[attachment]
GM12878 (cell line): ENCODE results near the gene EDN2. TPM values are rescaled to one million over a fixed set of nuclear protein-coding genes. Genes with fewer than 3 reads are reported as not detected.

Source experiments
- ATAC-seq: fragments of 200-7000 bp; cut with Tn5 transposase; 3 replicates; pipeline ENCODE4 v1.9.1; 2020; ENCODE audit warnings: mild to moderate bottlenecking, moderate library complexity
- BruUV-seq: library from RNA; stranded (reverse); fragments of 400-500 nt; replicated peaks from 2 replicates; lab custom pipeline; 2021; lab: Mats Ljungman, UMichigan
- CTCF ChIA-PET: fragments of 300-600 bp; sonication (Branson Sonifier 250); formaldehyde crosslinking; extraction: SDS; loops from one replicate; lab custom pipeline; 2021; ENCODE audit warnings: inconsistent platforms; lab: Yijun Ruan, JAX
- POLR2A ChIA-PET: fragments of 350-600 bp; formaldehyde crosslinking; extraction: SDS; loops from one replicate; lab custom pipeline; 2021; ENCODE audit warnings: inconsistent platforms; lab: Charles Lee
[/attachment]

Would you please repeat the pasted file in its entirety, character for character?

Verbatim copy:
GM12878 (cell line): ENCODE results near the gene EDN2. TPM values are rescaled to one million over a fixed set of nuclear protein-coding genes. Genes with fewer than 3 reads are reported as not detected.

Source experiments
- ATAC-seq: fragments of 200-7000 bp; cut with Tn5 transposase; 3 replicates; pipeline ENCODE4 v1.9.1; 2020; ENCODE audit warnings: mild to moderate bottlenecking, moderate library complexity
- BruUV-seq: library from RNA; stranded (reverse); fragments of 400-500 nt; replicated peaks from 2 replicates; lab custom pipeline; 2021; lab: Mats Ljungman, UMichigan
- CTCF ChIA-PET: fragments of 300-600 bp; sonication (Branson Sonifier 250); formaldehyde crosslinking; extraction: SDS; loops from one replicate; lab custom pipeline; 2021; ENCODE audit warnings: inconsistent platforms; lab: Yijun Ruan, JAX
- POLR2A ChIA-PET: fragments of 350-600 bp; formaldehyde crosslinking; extraction: SDS; loops from one replicate; lab custom pipeline; 2021; ENCODE audit warnings: inconsistent platforms; lab: Charles Lee